The former we have recently dealt with already, so let us say a few words about the latter—a gentlemen who was a statistician, not an economist, in an era when there was still an honourable degree of separation between the two disciplines (ironically, he was also, at one time, Murray Rothbard’s professor at Columbia before the latter had a self?declared ‘epiphany’ regarding the flimsy epistemological grounds upon which much statistics lies and quit the course forthwith).
The better to set the scene, let us first note that those who think of themselves as ‘resource economists’ all seem to think of their subject as if they were describing an Easter egg hunt.
In this, an explicitly determine number of eggs are scattered about over a given territory and the seekers are then sent off to find them. Once found and eaten, they can never be replaced. I’m sorry, boys and girls, but the fun’s over and it’s back to spinach and cauliflower from here on in.
From this gross misrepresentation of what John Bratland has tellingly called the entrepreneurial business of ‘resourcing’, the RE crowd then concocts a mathematically neat, but practically irrelevant, analysis of which the founding tenet was the so?called ‘Hotelling Rule.’
Pondering the question of how one should price a non?renewable stock of a good, Hotelling arrived at the pseudo?rigorous and partly tautologous conclusion that its price should ascend continuously at the rate of interest (by which he really meant the general rate of profit achievable in all other fields of endeavour), a result which implied that the NPV of the sale proceeds would not only equal the product of the cash price times the stock, but that—and this both an eco?alarmist’s and an asset?pusher’s dream—that the price would mount exponentially along the way to its final and utter exhaustion.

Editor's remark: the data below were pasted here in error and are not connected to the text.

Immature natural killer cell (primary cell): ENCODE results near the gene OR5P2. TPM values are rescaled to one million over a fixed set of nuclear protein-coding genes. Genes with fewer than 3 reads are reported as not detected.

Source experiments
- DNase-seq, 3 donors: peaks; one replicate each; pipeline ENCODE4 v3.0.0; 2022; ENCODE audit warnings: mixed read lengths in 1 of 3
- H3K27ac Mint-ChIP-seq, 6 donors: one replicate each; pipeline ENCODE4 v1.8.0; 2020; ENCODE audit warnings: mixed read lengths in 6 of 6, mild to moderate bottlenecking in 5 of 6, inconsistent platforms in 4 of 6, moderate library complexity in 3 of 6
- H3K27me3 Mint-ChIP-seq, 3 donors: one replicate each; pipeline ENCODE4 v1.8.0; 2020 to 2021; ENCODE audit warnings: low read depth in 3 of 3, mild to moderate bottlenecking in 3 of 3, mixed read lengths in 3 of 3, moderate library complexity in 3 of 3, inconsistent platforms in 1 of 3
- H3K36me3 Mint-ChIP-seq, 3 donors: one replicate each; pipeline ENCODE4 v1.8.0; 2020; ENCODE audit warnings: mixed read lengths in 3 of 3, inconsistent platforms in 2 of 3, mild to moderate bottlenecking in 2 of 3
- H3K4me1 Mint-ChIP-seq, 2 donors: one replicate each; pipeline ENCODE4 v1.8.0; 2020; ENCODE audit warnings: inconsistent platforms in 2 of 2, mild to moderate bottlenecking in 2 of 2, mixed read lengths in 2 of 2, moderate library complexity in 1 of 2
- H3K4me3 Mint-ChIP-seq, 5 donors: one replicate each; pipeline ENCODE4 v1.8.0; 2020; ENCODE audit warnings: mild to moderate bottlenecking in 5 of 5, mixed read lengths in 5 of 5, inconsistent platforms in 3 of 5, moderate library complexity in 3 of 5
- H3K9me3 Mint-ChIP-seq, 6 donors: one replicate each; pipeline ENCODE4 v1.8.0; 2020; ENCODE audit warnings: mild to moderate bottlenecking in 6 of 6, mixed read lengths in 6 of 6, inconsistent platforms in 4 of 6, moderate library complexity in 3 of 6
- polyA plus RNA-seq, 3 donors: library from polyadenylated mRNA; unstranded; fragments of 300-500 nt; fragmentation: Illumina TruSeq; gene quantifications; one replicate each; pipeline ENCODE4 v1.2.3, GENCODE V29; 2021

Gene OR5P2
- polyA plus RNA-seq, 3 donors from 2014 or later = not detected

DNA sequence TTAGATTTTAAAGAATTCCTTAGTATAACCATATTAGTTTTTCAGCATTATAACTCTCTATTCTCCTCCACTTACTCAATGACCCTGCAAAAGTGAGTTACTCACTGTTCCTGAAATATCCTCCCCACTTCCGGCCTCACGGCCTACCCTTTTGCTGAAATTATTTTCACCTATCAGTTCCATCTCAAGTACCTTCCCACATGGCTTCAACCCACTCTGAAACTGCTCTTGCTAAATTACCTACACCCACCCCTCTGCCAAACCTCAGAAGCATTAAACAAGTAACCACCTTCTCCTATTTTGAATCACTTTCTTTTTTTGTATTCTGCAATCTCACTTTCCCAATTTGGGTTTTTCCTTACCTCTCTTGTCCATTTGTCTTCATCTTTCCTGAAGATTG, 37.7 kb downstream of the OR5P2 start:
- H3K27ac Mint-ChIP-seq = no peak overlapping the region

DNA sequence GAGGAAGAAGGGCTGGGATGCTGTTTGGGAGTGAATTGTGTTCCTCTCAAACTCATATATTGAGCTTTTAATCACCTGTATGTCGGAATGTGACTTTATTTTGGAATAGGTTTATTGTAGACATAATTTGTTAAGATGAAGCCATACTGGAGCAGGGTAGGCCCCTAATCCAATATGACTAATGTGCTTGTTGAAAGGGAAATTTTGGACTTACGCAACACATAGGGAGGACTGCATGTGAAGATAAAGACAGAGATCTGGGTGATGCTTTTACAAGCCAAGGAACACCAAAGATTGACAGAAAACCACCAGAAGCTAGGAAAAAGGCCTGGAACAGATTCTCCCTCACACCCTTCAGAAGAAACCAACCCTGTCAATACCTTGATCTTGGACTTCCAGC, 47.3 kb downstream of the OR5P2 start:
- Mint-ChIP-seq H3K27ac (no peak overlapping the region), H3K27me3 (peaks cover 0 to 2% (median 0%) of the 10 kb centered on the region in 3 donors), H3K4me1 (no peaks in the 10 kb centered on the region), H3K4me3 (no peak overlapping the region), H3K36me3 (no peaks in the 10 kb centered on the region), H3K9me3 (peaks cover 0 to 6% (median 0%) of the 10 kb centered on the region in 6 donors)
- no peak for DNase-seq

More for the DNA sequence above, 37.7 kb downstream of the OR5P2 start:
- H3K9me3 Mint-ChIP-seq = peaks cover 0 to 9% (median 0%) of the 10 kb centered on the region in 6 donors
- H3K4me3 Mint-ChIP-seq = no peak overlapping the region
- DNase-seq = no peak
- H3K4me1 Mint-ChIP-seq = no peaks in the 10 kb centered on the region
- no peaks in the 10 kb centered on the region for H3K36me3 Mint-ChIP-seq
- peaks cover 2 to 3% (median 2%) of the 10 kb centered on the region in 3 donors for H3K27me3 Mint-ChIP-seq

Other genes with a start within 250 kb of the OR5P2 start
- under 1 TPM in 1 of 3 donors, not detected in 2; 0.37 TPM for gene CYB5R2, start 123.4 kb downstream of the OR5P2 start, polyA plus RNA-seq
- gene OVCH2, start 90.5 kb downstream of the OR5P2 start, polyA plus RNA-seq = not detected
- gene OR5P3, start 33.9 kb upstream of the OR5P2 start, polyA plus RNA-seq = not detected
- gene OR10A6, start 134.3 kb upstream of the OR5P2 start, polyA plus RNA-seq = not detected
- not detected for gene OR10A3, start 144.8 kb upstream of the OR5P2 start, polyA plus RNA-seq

This, however, begs so many questions it is at risk of being arrested for intellectual vagrancy.
by Chart School - July 3rd, 2011 6:11 pm
Courtesy of Declan Fallon
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by Chart School - July 3rd, 2011 5:35 pm
Courtesy of Doug Short
Major world markets rallied again last week, with most making exceptional gains to close the second quarter and start the new month. The S&P 500 and FTSE 100 were both up more than 5%, the DAX more than 4%, and the SENSEX gained almost 3% on top of its 2% rally the previous week. The Nikkei and Hang Seng also recorded strong back-to-back weekly gains. The laggard Shanghai also finished in the green, up half a percent, following a nearly 4% gain the week before.
The tables below provide a concise overview of performance comparisons over the past four weeks for these seven major indexes. I’ve also included the average for each week so that we can evaluate the performance of a specific index relative to the overall mean. The colors for each index name help us trace the comparative performance over time.
The chart below illustrates the comparative performance of World Markets since March 9, 2009. The start date is arbitrary: The S&P 500 and BSE SENSEX hit their lows on March 9th, the Nikkei 225 on March 10th, the DAX on March 6th, the FTSE on March 3rd, the Shanghai Composite on November 4, 2008, and the Hang Seng even earlier on October 27, 2008. However, by aligning on the same day and measuring the percent change, we get a better sense of the relative performance than if we align the lows.
A Longer Look Back
Here is the same chart starting from the turn of 21st century. The relative over-performance of the emerging markets (Shanghai, Mumbai, Hang Seng) is readily apparent.
Check back next weekend for a new update.